Don’t try this at home! Why it’s not possible to recreate your voice lessons on your own

The way we work together in your voice lessons is basically this:

I give you an exercise to sing.  You sing it, as spontaneously as possible, doing your best not to interfere with the reflex response of your voice.  I listen, evaluate the results, and carefully choose a next exercise to exploit any successes while correcting any problems.

In this process, we both have firmly differentiated roles, requiring dissimilar mindsets.
I need to be in an analytical mode, since I have to judge what is going right and wrong in your vocal coordination based on the sensory information coming to my ears and eyes.

In order to sing with the freedom required in these exercises, you need to be as free as possible from judgment of the results of your singing.  Self-judgment stifles your spontaneity, making it more likely that you will gravitate towards the familiar, rather than the new and potentially better.  Only when you are not concerned about the result can you properly focus on the process you are undertaking to produce it.  (This is similar to that sought-after Zen state of being in the moment, focusing on means rather than ends.)

The upshot is that my way of vocally working with you requires one of us to be a judge and one of us to abstain from judgement.  If you tried to replicate this process on your own between lessons, you would have to simultaneously judge and abstain from judgement, clearly an impossibility!

There are more productive uses of your practice time than to try in vain to be your own voice teacher.  I suggested some in another post yesterday.  If you want more ideas for self-study, feel free to ask me in your lessons.


  1. Anonymous says:

    What is your opinion on recording yourself singing, and then judging the playback?

  2. Michael Hanko says:

    I think that developing the skill to do this is an admirable goal. The secret is in objectivity. You are not listening to see how pretty it is; you are learning to listen FUNCTIONALLY. This means that you are learning to connect what you were thinking and doing at the time with what resulted in the form of registration and resonance. (Teachers may wish to remember to listen functionally rather than aesthetically when they are teaching as well.)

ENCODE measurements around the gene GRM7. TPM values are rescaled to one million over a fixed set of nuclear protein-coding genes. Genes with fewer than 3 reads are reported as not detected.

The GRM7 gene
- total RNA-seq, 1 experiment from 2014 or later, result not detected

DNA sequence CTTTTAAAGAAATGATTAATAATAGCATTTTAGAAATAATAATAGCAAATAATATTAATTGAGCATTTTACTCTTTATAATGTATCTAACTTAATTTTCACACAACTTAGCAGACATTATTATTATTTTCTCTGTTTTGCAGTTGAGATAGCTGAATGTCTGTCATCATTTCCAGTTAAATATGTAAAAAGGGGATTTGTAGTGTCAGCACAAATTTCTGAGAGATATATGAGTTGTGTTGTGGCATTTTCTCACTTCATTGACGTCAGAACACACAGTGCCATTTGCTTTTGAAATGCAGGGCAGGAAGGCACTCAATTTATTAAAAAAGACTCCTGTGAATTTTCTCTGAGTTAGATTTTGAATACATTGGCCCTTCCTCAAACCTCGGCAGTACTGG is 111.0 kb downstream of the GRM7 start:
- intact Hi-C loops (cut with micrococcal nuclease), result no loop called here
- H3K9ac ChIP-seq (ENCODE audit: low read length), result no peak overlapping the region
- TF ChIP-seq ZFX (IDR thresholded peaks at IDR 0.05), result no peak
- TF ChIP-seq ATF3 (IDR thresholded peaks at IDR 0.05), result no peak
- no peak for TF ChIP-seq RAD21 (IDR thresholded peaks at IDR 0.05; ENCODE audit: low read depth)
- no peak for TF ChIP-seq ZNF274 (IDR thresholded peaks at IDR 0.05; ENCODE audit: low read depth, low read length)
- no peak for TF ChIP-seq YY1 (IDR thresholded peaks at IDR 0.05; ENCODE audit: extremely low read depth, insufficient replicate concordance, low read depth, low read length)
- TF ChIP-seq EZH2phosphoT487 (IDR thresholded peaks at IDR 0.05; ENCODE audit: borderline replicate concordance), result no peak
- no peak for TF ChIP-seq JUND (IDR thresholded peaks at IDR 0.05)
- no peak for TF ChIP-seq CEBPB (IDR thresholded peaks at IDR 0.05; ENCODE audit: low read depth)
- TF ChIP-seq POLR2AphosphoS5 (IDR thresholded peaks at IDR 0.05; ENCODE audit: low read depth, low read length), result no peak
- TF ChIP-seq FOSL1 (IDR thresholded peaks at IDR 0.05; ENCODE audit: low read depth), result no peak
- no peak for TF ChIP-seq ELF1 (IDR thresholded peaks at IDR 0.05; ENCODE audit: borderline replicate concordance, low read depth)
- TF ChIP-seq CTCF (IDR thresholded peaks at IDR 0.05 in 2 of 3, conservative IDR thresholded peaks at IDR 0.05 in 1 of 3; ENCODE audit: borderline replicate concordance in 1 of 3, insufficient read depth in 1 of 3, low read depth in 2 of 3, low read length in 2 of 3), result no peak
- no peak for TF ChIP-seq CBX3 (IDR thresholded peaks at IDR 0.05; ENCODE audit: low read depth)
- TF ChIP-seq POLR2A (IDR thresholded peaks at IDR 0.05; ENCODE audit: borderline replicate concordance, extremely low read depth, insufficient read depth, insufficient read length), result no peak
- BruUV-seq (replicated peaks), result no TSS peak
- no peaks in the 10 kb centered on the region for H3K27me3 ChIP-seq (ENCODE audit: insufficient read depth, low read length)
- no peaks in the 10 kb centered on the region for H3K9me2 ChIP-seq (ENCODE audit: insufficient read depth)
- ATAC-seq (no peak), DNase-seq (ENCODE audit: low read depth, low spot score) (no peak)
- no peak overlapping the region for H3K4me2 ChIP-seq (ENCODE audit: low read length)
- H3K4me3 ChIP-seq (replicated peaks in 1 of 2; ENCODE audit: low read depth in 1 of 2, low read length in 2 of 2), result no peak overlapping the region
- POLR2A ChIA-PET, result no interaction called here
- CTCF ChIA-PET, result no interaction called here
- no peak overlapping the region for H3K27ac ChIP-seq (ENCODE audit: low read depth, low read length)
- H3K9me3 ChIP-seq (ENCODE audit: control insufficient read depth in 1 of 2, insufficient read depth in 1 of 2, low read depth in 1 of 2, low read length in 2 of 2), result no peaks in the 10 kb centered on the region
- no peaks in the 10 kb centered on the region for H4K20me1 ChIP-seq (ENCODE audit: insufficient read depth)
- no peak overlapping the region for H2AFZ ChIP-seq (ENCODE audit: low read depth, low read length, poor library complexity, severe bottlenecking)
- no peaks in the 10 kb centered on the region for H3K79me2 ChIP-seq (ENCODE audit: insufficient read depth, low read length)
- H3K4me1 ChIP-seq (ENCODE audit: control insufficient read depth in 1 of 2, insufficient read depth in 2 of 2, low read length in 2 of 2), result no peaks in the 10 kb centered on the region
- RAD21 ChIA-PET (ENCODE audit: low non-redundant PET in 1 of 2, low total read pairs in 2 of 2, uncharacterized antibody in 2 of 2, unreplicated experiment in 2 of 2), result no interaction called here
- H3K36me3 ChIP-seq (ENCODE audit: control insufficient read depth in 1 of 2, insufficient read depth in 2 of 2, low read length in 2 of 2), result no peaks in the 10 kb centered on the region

Most of us are not able to be very objective when observing ourselves, however, at least not at first. If you doubt this, try to look at yourself in the mirror and describe what you see dispassionately and without value judgment. F.M. Alexander had an uncanny ability to use the mirror in just this way; he spent years (!) observing himself as he recited lines, figuring out as he went just what he was doing to interfere with his best coordination. Most of us would have been fussing about our bad hair days and worrying if our pants made our butts look fat.

    Some students get quite discouraged when they hear recordings of themselves singing, because they are listening judgmentally with harsh standards. If this happens to you, I would consider not listening to your lesson recordings until you can do it without becoming distressed. If it's helping your progress, though, by all means continue.

    As in all things, there's no one answer to fit every singer's situation. Feel free to comment again to let other readers know how you find listening to your recordings helpful or unhelpful. Thanks for your question.

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